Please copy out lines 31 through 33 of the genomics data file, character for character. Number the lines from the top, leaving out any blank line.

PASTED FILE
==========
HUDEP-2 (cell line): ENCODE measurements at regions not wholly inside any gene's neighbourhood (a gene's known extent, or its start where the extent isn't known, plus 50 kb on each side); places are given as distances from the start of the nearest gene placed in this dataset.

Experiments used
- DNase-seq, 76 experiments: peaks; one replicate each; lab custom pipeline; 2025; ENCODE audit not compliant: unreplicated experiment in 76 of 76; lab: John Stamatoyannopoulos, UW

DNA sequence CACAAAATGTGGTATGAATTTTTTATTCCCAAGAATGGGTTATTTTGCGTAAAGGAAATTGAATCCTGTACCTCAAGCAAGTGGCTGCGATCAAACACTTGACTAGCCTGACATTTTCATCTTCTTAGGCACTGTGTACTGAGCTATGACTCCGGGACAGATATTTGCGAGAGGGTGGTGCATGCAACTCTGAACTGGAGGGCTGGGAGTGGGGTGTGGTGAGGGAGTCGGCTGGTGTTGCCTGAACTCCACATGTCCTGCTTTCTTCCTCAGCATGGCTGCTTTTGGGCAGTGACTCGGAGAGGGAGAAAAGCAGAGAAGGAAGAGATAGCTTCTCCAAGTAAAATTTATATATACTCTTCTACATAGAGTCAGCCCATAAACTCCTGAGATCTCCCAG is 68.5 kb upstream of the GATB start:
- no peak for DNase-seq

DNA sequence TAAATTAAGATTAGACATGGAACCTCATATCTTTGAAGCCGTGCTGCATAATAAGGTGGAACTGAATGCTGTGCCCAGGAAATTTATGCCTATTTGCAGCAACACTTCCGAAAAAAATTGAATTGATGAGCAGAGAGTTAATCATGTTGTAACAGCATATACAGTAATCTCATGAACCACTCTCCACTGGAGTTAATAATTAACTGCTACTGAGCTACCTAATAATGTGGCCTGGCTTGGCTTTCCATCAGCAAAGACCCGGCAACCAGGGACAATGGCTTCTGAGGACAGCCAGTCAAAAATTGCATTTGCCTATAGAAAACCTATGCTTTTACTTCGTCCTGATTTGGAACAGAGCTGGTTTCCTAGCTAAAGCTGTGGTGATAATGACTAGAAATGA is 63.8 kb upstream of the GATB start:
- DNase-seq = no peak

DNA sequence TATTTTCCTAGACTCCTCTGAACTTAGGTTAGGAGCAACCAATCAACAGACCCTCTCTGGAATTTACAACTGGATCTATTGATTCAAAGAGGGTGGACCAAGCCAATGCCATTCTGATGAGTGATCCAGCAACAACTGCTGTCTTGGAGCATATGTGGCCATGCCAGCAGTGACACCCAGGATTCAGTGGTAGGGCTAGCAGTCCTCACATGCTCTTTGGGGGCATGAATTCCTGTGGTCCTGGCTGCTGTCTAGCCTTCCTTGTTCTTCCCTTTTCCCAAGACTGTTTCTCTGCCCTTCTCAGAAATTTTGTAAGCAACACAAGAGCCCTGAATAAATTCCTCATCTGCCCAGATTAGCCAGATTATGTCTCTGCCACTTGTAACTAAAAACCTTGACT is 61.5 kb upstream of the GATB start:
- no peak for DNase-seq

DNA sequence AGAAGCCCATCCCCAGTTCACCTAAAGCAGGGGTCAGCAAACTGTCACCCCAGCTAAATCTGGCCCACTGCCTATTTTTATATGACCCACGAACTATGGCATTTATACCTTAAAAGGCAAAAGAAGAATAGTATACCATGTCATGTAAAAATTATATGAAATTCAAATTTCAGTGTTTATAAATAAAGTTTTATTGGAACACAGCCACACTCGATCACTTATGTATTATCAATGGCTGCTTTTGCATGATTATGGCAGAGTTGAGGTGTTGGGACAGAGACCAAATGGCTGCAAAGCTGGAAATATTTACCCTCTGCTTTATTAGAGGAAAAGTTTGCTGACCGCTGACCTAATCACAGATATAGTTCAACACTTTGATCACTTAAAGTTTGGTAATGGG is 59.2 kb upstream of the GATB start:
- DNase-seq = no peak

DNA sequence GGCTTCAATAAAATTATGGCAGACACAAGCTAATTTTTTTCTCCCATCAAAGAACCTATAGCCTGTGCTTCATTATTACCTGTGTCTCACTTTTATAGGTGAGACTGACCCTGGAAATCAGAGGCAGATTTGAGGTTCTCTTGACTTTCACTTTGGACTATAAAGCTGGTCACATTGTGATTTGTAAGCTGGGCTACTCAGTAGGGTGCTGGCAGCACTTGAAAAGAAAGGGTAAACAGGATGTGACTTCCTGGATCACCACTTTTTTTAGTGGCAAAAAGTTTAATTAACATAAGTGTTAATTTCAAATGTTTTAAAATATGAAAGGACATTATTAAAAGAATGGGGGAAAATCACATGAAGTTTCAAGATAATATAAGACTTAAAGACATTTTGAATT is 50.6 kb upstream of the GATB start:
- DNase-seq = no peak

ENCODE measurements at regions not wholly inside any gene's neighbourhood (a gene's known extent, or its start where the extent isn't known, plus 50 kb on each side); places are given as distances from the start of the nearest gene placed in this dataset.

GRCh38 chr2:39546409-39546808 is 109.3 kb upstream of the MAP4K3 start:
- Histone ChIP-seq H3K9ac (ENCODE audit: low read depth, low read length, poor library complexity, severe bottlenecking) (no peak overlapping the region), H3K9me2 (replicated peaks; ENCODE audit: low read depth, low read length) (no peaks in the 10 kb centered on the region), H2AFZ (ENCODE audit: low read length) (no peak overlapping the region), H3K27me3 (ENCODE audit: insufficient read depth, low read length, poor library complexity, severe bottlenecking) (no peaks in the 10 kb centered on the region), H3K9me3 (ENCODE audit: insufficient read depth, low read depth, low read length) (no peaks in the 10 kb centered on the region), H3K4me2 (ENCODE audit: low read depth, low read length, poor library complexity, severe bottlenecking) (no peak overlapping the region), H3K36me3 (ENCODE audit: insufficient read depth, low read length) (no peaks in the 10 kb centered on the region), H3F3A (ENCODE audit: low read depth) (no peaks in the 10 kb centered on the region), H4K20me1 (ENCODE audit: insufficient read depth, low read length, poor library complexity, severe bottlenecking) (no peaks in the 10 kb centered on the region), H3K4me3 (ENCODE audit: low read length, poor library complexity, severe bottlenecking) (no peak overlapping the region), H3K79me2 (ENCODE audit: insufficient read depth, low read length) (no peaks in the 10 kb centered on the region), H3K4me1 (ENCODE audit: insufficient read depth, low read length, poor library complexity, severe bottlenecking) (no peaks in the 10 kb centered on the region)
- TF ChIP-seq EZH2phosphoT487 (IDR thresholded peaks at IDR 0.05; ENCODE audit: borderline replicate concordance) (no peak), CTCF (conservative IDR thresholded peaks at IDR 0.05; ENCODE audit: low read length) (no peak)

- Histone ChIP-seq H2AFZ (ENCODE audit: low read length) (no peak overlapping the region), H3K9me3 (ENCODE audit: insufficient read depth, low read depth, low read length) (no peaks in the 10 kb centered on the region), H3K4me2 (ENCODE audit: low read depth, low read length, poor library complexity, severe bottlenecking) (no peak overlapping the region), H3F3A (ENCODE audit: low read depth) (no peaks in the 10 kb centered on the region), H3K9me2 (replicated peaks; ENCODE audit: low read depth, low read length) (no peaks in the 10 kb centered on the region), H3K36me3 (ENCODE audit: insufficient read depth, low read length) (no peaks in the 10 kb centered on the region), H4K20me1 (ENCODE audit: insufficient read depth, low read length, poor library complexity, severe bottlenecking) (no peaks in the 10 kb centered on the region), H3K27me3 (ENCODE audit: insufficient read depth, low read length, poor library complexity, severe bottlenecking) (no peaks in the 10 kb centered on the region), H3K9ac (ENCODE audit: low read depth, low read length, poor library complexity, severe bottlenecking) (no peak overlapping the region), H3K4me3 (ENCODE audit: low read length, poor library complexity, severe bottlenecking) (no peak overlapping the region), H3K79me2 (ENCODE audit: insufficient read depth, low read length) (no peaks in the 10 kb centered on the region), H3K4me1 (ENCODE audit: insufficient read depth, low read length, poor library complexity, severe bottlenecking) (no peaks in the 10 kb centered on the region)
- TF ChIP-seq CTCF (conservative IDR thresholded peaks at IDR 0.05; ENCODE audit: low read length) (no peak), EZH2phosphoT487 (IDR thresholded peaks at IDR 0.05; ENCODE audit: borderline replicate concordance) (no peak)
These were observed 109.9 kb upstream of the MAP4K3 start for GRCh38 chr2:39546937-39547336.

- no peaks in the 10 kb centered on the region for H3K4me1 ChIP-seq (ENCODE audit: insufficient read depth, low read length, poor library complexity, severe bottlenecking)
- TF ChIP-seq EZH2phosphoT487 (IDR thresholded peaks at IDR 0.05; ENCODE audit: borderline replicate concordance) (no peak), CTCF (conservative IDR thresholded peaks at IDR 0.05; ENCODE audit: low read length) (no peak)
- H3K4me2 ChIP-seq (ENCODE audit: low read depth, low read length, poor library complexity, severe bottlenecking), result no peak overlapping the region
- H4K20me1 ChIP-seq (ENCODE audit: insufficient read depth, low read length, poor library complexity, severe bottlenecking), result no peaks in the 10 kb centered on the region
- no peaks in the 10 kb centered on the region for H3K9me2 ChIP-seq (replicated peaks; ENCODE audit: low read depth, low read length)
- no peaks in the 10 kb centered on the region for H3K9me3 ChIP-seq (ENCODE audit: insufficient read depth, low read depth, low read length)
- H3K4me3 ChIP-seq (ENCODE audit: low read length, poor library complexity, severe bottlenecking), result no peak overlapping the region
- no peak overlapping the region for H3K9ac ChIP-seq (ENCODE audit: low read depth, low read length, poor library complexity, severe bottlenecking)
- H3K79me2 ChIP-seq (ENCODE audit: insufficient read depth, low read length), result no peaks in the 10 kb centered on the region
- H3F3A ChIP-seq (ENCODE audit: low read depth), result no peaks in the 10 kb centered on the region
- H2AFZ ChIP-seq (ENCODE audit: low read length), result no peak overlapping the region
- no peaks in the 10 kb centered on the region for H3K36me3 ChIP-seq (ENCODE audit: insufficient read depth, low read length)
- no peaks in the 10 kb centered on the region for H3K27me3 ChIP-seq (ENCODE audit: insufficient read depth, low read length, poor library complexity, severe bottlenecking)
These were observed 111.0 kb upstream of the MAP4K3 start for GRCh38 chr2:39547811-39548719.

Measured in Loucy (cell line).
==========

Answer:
- H2AFZ ChIP-seq (ENCODE audit: low read length), result no peak overlapping the region
- no peaks in the 10 kb centered on the region for H3K36me3 ChIP-seq (ENCODE audit: insufficient read depth, low read length)
- no peaks in the 10 kb centered on the region for H3K27me3 ChIP-seq (ENCODE audit: insufficient read depth, low read length, poor library complexity, severe bottlenecking)